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What is that makes a person with OCD obsess about them? If I get a thought that seems bizarre discount cleocin 150 mg overnight delivery, I just let it pass buy cleocin 150 mg cheap. If I had Obsessive Compulsive Disorder discount cleocin 150 mg otc, I would try to find some significance in the thought and somehow determine that I was a bad person buy cleocin 150mg amex, etc. Interestingly, the more one tries to get rid of such a thought, the more it intrudes. The classical example is telling someone without OCD not to think of a white bear for the next 5 minutes. In careful studies, this has been shown to cause the thought to come much more often, so telling OCD patients to force the thoughts out of their heads, just makes things worse. David: So what is the answer to ridding yourself of these obsessions? Next, tell them not to try to force the thoughts out of their heads, but just let them pass naturally. They are produced naturally by the brain, and if you have OCD, your normal filtering mechanism does not work so they get stuck. There are medications that may lessen considerably the thoughts, and even lighten your interpretation of them. In some patients, we use what are called "loop tapes. This lessens, greatly, the hold that the thoughts have on the person. Lee Baer has a great new book coming out called: The Imp of The Mind , due out in January 2001. David: I want to touch on one thing you said before we get to some audience questions. Earlier, you mentioned that we should let the obsessive thoughts pass naturally. Of course, people with OCD have great trouble with that. So, the problem is not that OCD patients have abnormal thoughts (we all do); it is their interpretation of the thoughts and their holding onto them, as if they have some intrinsic value. GreenYellow4Ever: Sometimes obsessive thoughts literally keep me awake for hours. Do you have any suggestions for how to deal with the "thought train" so that I can get some sleep? I would start with a careful evaluation; both medically and psychiatrically. Depression would be a common reason for sleep problems. Also, one needs to evaluate what medications you are taking, some can interfere with sleep. Often, just changing the time you take the medications may help. If you are laying there at night with little stimulation, that is a fertile time for the mind to get going with obsessive thoughts. The ones shown to be partially effective are, Anafranil (Clomipramine), Luvox (Fluvoxamine), Paxil (Paroxetine), Prozac (Fluoxetine), Celexa (Citalopram), and Zoloft (Sertraline). There is some evidence that Effexor is also helpful, but there are still no good studies. The medications generally need to be used at high dosages for three months, to evaluate if they will help or not. It is important for the patient to know this, since many psychiatrists give up on the medication after a month or so, and they also may be using low dosages. They are used to treating depression more than OCD, and depression often responds faster and with lower dosages. For information on specific medications, including side-effects, you can to go to the medications area. Jenike: If you use standard definitions, ruminations and obsessions are technically different. Ruminations generally make sense to the depressed person; while obsessions are usually experienced as nonsensical to many OCD patients. For example, a depressed patient may ruminate about how he cheated on his taxes twenty-five years ago and what a bad person he is, while a patient with OCD will have thoughts like, " I want to have sex with the Virgin Mary; or I want to kill my mother;" etc. Linlod: I have been struggling with molesting obsessions for awhile. It is a description of what we hope happens when you keep doing what makes you anxious, which is at first get more and more anxious, and after time, get used to whatever you fear. Almost all people with OCD will habituate to the anxiety eventually, and medications help a lot. Cognitive Behavioral Therapy, CBT is actually (in my opinion) the best treatment for OCD. Jenike: The difference between a psychotic thought and an obsession is that the psychotic person believes the thought, while the person with OCD knows that it is nuts, but has very strong feelings about it. With OCD, the person intellectually knows that his or her fear or obsession is not warranted, but the person still has a feeling inside that it is true. Even though, the cognitive part of your brain knows that, some people can be on the edge and occasionally believe that their obsessions are real, but most know the difference. You can click on this link and sign up for the mail list at the top of the page so you can keep up with events like this. Now onto more audience questions:mitcl: Have you ever heard of Eye Movement Desensitization and Reprocessing ( EMDR ) for helping treat OCD. I count everything and I am constantly saying prayers, so nothing "bad" will happen. You need to work with a good cognitive behavior therapist to develop a treatment plan. When you say that your mind goes constantly; it is probably generating obsessions. Then, the counting and praying are actually mental rituals that you do to lessen the anxiety caused by the obsessions. You need to have a plan to stop the rituals, and just feel the anxiety produced by the obsessions. Once your brain learns (and I mean learns) that you will not do rituals, it will tire of generating obsessions. Some of your mental rituals, are by now almost automatic, so you will have to make a conscious effort to cut them back. The first step is to list all the mental rituals, and then decide which ones to approach first.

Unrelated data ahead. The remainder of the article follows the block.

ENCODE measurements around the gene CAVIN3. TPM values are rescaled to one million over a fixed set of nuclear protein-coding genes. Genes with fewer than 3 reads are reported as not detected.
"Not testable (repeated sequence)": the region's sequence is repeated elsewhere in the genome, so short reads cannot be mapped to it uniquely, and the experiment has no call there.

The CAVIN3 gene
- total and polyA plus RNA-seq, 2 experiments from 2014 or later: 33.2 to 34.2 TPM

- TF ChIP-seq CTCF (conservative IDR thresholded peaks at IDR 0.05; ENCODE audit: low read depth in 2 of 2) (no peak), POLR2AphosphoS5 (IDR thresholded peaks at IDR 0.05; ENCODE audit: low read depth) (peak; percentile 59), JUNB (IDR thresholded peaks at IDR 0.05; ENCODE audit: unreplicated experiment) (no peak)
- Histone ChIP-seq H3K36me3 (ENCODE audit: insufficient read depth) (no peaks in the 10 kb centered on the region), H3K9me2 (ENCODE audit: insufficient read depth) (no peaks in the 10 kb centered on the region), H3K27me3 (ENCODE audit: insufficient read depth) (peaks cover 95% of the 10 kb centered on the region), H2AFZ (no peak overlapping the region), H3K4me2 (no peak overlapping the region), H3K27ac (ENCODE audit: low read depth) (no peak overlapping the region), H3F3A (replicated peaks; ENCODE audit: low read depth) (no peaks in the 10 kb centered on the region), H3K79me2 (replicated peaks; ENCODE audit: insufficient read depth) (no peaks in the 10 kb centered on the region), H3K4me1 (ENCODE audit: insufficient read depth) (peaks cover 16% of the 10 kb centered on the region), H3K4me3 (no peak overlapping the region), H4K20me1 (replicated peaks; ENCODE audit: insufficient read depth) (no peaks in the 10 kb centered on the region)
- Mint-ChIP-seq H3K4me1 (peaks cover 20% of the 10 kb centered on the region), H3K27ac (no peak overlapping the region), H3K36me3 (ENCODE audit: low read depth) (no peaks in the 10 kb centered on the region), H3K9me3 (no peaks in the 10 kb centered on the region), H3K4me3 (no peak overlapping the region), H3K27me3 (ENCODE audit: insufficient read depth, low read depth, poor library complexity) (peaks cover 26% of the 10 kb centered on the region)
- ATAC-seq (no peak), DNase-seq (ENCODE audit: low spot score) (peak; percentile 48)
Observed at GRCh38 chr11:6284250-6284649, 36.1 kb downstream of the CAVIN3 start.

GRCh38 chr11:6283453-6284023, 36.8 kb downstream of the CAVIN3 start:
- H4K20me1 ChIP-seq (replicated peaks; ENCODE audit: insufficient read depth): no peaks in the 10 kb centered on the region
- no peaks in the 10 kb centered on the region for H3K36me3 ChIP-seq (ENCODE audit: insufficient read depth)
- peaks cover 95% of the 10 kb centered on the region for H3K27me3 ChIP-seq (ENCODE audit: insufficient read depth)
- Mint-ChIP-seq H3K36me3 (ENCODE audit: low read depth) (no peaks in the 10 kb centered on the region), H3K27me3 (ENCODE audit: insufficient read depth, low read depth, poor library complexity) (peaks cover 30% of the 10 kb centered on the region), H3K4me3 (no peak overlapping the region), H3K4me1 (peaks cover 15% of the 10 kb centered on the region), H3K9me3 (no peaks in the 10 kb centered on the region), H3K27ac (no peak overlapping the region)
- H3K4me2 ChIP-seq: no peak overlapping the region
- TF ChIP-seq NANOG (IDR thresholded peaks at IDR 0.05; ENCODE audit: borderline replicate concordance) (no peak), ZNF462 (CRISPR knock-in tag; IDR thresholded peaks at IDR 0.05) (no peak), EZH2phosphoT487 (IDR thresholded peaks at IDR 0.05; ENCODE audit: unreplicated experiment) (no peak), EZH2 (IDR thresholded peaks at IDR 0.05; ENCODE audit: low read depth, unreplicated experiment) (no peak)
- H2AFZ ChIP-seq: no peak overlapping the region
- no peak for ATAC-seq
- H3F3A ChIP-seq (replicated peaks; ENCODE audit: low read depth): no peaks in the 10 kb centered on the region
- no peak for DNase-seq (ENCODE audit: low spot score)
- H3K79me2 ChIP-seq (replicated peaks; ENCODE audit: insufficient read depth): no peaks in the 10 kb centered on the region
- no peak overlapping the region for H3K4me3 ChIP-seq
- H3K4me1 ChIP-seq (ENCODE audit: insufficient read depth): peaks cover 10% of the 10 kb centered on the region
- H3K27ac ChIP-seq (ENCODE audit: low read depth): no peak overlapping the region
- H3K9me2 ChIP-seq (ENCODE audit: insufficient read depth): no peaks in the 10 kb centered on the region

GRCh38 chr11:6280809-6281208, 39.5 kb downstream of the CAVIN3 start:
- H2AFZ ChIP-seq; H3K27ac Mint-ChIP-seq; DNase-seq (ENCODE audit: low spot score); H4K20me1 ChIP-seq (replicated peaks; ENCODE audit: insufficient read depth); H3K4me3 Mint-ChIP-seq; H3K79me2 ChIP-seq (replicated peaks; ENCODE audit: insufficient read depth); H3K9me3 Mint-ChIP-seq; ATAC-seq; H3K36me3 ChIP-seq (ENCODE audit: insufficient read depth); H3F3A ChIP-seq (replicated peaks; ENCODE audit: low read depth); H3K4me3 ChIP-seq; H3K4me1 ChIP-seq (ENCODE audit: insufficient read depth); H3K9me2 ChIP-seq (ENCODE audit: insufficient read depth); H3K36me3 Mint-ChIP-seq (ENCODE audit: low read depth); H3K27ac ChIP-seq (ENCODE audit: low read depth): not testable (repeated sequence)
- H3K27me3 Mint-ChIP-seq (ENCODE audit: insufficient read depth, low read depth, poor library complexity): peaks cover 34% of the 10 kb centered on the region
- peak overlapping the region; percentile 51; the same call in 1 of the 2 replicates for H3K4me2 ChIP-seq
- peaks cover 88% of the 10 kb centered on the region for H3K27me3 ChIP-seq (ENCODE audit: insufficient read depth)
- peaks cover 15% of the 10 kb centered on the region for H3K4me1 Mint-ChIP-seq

Your brain is having something like a seizure of emotion cheap cleocin 150mg free shipping. David: It sounds almost like a "zero tolerance" rule purchase cleocin 150mg on line. George Lynn: Not really zero tolerance order cleocin 150mg with amex, but the parents need to draw the line and stick to it 150 mg cleocin mastercard. I would have a hard time with that, but I do tell my son that despite his issues, there is only so much we can or will do. And, of course, this depends on the age of the child - the older, the more in control he can be. The little ones just need a lot of love and structure. Thank you, Ginger, for this: ginger_5858: There is help for parents. There is a website for bipolar support groups online at http://www. The first thing is to get behaviorally clear with him about what takes things over the line. Hold out your arm and say, "Do not get any closer to me than that when you are upset. Beforehand arrangements should be made for possible inpatient evaluation, if that is necessary. When you are in the moment, I use a "battle plan" which I outline in my book. The most important thing is to stay in your power and your heart. Nonverbal anxiety from parents can make the situation worse. Finally, have friends you can speak to who understand! It is a good reason to move to a place where the police have college educations. Oftentimes, their sheer size and presence will get his attention. And there are a set of measured responses that follow from this if he is arrested. Finally, your local crisis center may have a child response team. It is a good idea to call and find out how it works. How does your approach to behavior management differ from positive behavior support? Kids with bipolar challenges are frantic for the encounter and they may either be too impulsive or too depressed (I call it "aggressive depression") to respond to positive measures. The areas of their brain involved are different, the amygdaloidal complex is unregulated in Bipolar Disorder. You need to be able to calm the limbic system in the Bipolar kids and this is why the massive show of force may be necessary. David: George, is the juvenile justice system the best place for these children? George Lynn: No, the juvenile justice system is not! They need most probably to have a lot of outpatient, non-shaming intervention, but given the crunch on resources, parents ability to get understanding from the juvenile system may have to happen. It makes no sense if a kid needs treatment--not punishment. Susan0: In some areas, most doctors refuse to believe that Bipolar Disorder occurs in kids. You have to do the upfront work to find a doctor who believes you and who is accessible. There is another aspect of the psychology of bipolar kids that needs to be mentioned. They can often pull back their behavior if the disincentives are great enough. Judges hate being put in this position and are usually eager for a non-punitive solution if a kid is diagnosed with Bipolar Disorder. You can click on this link, sign up for the mail list at the top of the page so you can keep up with events like this and take a look around. We have lots of information in the bipolar community. I invite you to look through the sites on the left hand column and also the conference transcripts from previous conferences. Josefina: We have a thirteen year old daughter, recently diagnosed as Bipoar, but she refuses to take bipolar medications. George Lynn: Josefina, med resistance is like having a kid with an eating disorder. You point (slyly) to how it will improve her social life. You may position incentives or events that you will not let her do unless she is on meds. Give her a lot of leeway and information, dealing with the major biggies of weight gain and zits. And get her talking with a female psychiatrist who is not you, but who will devise strategy with you. George Lynn: Truckdog, video-taping your child should be done at his request or he will just block it out. Denial is big in Bipolar Disorder, but if you and he agree on how significant the problem is, taping may help. David: Here are a few audience comments on the videotaping question: Susi: We found video taping the rages was THE best tool for diagnoses. Susan0: Videotaping our son was the only way we got him treated--we showed the doctor, but our son declined to watch--wisely. George Lynn: Yes, one thing parents can do is de-stigmatize it by describing it more as a seizure disorder than as a mental defect. Parents need to let go of their illusion that the child is normal. Hopefully our policymakers will understand this when they gab about violence prevention in kids. SpaceCowgirl: I am a 36 year old Bipolar mom with a 13 yr old Bipolar son and an 8 yr old ADHD daughter. I have had the worst luck in finding doctors that will listen, including my current doctor who thinks the internet causes more harm than good. How can I find a doctor for both my children and myself?